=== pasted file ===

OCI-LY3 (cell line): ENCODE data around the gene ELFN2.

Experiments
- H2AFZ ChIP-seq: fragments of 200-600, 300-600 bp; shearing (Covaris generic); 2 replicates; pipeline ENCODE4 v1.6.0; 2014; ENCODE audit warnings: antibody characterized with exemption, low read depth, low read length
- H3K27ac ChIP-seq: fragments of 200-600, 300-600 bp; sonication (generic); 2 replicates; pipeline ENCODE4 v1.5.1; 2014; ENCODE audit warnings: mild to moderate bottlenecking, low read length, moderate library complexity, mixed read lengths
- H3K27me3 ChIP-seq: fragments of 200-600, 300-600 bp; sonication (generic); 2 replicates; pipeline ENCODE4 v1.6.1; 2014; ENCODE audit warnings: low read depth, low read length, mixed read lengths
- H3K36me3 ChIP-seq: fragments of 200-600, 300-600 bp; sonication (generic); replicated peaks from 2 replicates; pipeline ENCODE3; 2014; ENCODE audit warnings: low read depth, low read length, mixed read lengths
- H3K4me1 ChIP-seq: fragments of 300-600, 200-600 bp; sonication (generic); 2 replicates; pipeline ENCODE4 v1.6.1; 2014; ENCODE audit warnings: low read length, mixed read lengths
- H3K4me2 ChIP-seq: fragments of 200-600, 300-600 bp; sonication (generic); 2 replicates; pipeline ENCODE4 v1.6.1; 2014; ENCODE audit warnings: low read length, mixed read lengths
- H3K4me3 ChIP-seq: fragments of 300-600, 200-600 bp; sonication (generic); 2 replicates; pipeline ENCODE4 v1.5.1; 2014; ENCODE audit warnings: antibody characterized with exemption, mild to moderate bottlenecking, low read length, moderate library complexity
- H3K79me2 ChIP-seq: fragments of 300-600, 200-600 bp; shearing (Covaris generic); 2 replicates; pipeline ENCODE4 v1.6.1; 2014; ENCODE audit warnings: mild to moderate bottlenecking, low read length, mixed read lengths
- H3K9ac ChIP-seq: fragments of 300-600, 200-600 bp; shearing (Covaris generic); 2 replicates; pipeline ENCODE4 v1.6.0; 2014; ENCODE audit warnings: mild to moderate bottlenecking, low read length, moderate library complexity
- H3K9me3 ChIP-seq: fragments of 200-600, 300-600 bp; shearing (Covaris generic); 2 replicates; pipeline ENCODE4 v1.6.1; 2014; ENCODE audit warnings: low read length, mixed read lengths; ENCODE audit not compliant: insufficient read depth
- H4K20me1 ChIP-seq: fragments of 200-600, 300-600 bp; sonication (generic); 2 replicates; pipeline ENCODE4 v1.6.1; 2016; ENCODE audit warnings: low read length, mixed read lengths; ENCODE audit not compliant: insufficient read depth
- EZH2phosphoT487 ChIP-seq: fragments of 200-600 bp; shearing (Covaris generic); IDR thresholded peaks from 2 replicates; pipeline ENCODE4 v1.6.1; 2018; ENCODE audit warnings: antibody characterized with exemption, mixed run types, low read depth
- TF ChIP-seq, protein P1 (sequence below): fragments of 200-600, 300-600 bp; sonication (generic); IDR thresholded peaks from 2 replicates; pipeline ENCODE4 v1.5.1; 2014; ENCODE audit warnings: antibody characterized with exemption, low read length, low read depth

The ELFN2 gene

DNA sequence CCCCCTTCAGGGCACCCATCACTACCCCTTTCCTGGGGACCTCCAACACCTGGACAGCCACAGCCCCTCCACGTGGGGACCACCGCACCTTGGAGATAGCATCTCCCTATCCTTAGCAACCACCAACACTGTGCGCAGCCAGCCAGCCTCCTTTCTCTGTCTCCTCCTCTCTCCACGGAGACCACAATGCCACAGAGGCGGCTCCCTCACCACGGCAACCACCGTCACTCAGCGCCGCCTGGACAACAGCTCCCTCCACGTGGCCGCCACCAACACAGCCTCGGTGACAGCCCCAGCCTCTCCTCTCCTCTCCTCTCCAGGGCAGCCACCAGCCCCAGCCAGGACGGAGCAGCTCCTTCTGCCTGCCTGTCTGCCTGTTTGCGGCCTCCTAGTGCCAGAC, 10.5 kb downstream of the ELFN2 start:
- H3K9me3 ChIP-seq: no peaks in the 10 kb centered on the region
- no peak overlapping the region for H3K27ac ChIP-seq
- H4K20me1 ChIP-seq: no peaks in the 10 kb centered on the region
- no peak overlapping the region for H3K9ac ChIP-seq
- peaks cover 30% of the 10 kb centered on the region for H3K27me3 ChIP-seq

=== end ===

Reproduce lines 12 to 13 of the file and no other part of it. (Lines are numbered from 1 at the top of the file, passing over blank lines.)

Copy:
- H3K9me3 ChIP-seq: fragments of 200-600, 300-600 bp; shearing (Covaris generic); 2 replicates; pipeline ENCODE4 v1.6.1; 2014; ENCODE audit warnings: low read length, mixed read lengths; ENCODE audit not compliant: insufficient read depth
- H4K20me1 ChIP-seq: fragments of 200-600, 300-600 bp; sonication (generic); 2 replicates; pipeline ENCODE4 v1.6.1; 2016; ENCODE audit warnings: low read length, mixed read lengths; ENCODE audit not compliant: insufficient read depth